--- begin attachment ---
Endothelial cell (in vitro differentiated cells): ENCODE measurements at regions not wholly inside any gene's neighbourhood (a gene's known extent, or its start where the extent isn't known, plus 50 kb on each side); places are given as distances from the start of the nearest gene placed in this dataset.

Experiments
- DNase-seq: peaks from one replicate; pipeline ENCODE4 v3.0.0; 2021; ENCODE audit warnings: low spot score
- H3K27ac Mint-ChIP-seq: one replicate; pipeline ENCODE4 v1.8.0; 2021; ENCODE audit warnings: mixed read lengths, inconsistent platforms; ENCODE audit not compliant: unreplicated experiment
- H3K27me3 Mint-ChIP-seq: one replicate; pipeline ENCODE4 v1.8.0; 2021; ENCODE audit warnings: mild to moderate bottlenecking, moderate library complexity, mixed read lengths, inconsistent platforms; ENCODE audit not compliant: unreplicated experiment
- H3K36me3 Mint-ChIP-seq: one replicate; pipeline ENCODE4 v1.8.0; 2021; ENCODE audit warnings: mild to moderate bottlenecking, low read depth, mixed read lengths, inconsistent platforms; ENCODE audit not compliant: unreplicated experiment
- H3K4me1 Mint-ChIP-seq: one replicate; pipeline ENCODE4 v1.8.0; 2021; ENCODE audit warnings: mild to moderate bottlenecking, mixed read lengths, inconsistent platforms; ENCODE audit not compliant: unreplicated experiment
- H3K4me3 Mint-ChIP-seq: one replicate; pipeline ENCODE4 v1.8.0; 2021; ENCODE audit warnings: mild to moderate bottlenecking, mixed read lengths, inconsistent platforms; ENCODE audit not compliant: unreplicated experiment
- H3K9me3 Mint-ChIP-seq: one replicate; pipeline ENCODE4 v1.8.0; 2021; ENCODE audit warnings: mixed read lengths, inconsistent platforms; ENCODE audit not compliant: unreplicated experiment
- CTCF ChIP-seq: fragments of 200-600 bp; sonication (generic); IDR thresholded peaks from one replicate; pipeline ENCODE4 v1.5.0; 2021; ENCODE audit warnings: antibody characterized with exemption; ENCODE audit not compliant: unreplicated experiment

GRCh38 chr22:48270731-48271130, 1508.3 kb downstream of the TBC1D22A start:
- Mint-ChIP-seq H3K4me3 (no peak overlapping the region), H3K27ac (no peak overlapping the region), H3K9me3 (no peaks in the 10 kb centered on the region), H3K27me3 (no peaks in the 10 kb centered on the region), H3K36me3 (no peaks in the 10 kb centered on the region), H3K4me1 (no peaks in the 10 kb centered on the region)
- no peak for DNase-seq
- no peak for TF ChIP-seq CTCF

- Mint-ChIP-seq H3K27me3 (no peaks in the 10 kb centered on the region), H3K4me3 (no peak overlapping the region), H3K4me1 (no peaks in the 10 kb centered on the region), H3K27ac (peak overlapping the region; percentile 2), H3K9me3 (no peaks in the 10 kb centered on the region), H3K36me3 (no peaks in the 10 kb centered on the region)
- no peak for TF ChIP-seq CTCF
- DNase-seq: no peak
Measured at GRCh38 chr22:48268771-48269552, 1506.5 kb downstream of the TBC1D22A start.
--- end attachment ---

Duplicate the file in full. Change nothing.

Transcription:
Endothelial cell (in vitro differentiated cells): ENCODE measurements at regions not wholly inside any gene's neighbourhood (a gene's known extent, or its start where the extent isn't known, plus 50 kb on each side); places are given as distances from the start of the nearest gene placed in this dataset.

Experiments
- DNase-seq: peaks from one replicate; pipeline ENCODE4 v3.0.0; 2021; ENCODE audit warnings: low spot score
- H3K27ac Mint-ChIP-seq: one replicate; pipeline ENCODE4 v1.8.0; 2021; ENCODE audit warnings: mixed read lengths, inconsistent platforms; ENCODE audit not compliant: unreplicated experiment
- H3K27me3 Mint-ChIP-seq: one replicate; pipeline ENCODE4 v1.8.0; 2021; ENCODE audit warnings: mild to moderate bottlenecking, moderate library complexity, mixed read lengths, inconsistent platforms; ENCODE audit not compliant: unreplicated experiment
- H3K36me3 Mint-ChIP-seq: one replicate; pipeline ENCODE4 v1.8.0; 2021; ENCODE audit warnings: mild to moderate bottlenecking, low read depth, mixed read lengths, inconsistent platforms; ENCODE audit not compliant: unreplicated experiment
- H3K4me1 Mint-ChIP-seq: one replicate; pipeline ENCODE4 v1.8.0; 2021; ENCODE audit warnings: mild to moderate bottlenecking, mixed read lengths, inconsistent platforms; ENCODE audit not compliant: unreplicated experiment
- H3K4me3 Mint-ChIP-seq: one replicate; pipeline ENCODE4 v1.8.0; 2021; ENCODE audit warnings: mild to moderate bottlenecking, mixed read lengths, inconsistent platforms; ENCODE audit not compliant: unreplicated experiment
- H3K9me3 Mint-ChIP-seq: one replicate; pipeline ENCODE4 v1.8.0; 2021; ENCODE audit warnings: mixed read lengths, inconsistent platforms; ENCODE audit not compliant: unreplicated experiment
- CTCF ChIP-seq: fragments of 200-600 bp; sonication (generic); IDR thresholded peaks from one replicate; pipeline ENCODE4 v1.5.0; 2021; ENCODE audit warnings: antibody characterized with exemption; ENCODE audit not compliant: unreplicated experiment

GRCh38 chr22:48270731-48271130, 1508.3 kb downstream of the TBC1D22A start:
- Mint-ChIP-seq H3K4me3 (no peak overlapping the region), H3K27ac (no peak overlapping the region), H3K9me3 (no peaks in the 10 kb centered on the region), H3K27me3 (no peaks in the 10 kb centered on the region), H3K36me3 (no peaks in the 10 kb centered on the region), H3K4me1 (no peaks in the 10 kb centered on the region)
- no peak for DNase-seq
- no peak for TF ChIP-seq CTCF

- Mint-ChIP-seq H3K27me3 (no peaks in the 10 kb centered on the region), H3K4me3 (no peak overlapping the region), H3K4me1 (no peaks in the 10 kb centered on the region), H3K27ac (peak overlapping the region; percentile 2), H3K9me3 (no peaks in the 10 kb centered on the region), H3K36me3 (no peaks in the 10 kb centered on the region)
- no peak for TF ChIP-seq CTCF
- DNase-seq: no peak
Measured at GRCh38 chr22:48268771-48269552, 1506.5 kb downstream of the TBC1D22A start.